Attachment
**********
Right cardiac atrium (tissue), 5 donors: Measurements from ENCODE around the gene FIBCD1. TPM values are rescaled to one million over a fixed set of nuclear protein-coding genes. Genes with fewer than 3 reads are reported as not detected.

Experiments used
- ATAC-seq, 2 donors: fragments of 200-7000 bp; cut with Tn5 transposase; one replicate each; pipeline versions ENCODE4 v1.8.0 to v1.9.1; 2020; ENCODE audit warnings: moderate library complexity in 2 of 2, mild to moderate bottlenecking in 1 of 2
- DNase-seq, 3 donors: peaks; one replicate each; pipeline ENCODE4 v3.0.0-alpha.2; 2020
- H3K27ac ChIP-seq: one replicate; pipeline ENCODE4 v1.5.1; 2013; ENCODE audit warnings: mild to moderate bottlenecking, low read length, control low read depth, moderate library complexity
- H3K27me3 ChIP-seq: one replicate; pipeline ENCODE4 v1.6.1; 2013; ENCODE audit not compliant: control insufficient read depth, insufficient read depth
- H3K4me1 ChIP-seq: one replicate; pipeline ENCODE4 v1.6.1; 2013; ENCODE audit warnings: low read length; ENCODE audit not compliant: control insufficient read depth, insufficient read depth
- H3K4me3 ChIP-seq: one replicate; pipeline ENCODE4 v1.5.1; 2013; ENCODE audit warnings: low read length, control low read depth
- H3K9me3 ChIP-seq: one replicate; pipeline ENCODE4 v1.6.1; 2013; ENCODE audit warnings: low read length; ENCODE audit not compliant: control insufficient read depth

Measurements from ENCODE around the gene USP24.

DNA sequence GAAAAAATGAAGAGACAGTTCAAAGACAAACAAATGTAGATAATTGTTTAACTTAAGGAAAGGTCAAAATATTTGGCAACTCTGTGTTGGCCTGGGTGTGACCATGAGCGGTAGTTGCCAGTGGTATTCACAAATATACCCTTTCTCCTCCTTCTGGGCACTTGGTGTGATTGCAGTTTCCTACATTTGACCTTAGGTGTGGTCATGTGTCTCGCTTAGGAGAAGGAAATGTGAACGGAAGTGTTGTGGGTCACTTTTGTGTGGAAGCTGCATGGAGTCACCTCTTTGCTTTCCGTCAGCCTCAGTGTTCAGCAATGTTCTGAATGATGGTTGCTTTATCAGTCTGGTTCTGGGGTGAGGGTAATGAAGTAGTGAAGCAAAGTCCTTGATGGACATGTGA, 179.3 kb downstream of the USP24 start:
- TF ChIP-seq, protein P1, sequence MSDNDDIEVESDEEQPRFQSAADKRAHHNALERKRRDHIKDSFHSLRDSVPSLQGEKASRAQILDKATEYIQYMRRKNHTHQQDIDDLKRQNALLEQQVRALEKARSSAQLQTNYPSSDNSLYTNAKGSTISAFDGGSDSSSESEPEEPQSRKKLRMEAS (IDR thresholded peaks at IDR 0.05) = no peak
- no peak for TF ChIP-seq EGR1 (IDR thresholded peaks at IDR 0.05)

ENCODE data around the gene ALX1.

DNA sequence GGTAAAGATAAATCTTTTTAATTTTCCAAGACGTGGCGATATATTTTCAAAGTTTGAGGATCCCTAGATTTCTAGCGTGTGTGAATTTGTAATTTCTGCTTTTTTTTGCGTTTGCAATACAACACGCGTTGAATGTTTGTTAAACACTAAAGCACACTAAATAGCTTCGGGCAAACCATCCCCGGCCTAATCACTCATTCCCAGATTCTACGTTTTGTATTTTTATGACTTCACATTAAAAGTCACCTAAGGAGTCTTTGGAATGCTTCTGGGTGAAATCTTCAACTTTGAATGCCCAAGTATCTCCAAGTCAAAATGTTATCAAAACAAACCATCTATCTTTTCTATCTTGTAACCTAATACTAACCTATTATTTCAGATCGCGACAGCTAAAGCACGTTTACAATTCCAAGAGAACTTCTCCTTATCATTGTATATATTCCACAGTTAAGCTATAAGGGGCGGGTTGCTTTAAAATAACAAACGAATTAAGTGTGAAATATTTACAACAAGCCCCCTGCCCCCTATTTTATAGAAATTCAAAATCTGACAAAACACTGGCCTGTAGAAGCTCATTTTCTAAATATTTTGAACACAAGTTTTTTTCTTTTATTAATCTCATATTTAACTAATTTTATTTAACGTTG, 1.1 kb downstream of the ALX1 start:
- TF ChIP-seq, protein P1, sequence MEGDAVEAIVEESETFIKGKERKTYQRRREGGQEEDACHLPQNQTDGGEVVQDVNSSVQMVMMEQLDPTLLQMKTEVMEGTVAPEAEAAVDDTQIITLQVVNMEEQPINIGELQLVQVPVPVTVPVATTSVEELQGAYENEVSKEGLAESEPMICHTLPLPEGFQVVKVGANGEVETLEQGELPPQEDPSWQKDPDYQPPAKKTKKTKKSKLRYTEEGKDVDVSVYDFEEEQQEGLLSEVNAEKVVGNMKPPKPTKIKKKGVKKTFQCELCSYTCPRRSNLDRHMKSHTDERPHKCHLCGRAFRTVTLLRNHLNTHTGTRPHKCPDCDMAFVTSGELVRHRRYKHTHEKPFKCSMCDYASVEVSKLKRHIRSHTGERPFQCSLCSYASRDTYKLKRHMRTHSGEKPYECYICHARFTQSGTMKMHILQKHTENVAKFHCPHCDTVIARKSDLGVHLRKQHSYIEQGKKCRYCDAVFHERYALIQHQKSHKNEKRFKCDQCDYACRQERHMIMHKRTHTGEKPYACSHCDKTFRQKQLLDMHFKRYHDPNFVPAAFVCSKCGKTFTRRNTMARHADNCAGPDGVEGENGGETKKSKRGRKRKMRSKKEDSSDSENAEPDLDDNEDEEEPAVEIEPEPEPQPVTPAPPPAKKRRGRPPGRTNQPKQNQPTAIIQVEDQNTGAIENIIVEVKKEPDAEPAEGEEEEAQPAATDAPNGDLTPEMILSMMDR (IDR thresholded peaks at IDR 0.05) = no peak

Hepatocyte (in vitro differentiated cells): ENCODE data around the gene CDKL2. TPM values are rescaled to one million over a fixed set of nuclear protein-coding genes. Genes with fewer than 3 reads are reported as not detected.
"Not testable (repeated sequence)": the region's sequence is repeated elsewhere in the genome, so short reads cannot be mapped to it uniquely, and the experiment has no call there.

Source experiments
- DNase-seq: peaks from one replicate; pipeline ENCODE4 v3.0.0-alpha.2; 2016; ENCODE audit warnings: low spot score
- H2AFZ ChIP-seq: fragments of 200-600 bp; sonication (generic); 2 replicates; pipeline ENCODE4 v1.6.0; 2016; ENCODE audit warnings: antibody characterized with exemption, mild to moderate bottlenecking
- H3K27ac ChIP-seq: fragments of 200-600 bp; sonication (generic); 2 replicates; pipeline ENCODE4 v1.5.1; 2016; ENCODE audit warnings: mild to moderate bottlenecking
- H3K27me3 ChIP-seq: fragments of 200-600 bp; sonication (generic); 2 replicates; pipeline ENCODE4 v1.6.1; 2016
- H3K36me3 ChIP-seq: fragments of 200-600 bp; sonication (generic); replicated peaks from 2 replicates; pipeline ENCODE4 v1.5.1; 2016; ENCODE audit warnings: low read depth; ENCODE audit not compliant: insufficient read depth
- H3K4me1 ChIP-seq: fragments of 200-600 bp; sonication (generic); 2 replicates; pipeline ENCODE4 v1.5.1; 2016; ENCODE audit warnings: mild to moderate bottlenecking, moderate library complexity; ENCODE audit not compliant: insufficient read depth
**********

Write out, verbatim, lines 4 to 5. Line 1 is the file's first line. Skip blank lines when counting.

- DNase-seq, 3 donors: peaks; one replicate each; pipeline ENCODE4 v3.0.0-alpha.2; 2020
- H3K27ac ChIP-seq: one replicate; pipeline ENCODE4 v1.5.1; 2013; ENCODE audit warnings: mild to moderate bottlenecking, low read length, control low read depth, moderate library complexity